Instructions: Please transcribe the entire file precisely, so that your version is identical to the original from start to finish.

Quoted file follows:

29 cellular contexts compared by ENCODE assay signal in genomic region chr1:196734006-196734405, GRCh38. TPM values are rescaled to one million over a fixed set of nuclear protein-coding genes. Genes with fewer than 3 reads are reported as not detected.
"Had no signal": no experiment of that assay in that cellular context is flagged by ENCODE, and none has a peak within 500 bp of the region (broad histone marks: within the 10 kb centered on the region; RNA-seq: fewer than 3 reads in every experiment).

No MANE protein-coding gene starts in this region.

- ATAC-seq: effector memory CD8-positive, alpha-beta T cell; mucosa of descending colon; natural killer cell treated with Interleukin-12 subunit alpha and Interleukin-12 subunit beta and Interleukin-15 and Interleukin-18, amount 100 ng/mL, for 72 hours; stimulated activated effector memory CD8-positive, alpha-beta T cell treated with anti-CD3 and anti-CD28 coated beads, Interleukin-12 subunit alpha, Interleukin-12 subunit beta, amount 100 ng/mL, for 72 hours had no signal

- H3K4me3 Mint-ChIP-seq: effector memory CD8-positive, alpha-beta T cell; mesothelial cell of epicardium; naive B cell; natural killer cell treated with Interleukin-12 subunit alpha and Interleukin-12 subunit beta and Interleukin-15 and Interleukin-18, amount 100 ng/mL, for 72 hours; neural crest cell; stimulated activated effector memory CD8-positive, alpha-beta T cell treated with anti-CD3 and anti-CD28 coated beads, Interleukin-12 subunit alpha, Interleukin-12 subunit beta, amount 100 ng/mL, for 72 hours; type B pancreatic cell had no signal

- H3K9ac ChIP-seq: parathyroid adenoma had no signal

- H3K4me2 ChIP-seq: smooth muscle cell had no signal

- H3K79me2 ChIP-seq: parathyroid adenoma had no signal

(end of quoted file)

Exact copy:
29 cellular contexts compared by ENCODE assay signal in genomic region chr1:196734006-196734405, GRCh38. TPM values are rescaled to one million over a fixed set of nuclear protein-coding genes. Genes with fewer than 3 reads are reported as not detected.
"Had no signal": no experiment of that assay in that cellular context is flagged by ENCODE, and none has a peak within 500 bp of the region (broad histone marks: within the 10 kb centered on the region; RNA-seq: fewer than 3 reads in every experiment).

No MANE protein-coding gene starts in this region.

- ATAC-seq: effector memory CD8-positive, alpha-beta T cell; mucosa of descending colon; natural killer cell treated with Interleukin-12 subunit alpha and Interleukin-12 subunit beta and Interleukin-15 and Interleukin-18, amount 100 ng/mL, for 72 hours; stimulated activated effector memory CD8-positive, alpha-beta T cell treated with anti-CD3 and anti-CD28 coated beads, Interleukin-12 subunit alpha, Interleukin-12 subunit beta, amount 100 ng/mL, for 72 hours had no signal

- H3K4me3 Mint-ChIP-seq: effector memory CD8-positive, alpha-beta T cell; mesothelial cell of epicardium; naive B cell; natural killer cell treated with Interleukin-12 subunit alpha and Interleukin-12 subunit beta and Interleukin-15 and Interleukin-18, amount 100 ng/mL, for 72 hours; neural crest cell; stimulated activated effector memory CD8-positive, alpha-beta T cell treated with anti-CD3 and anti-CD28 coated beads, Interleukin-12 subunit alpha, Interleukin-12 subunit beta, amount 100 ng/mL, for 72 hours; type B pancreatic cell had no signal

- H3K9ac ChIP-seq: parathyroid adenoma had no signal

- H3K4me2 ChIP-seq: smooth muscle cell had no signal

- H3K79me2 ChIP-seq: parathyroid adenoma had no signal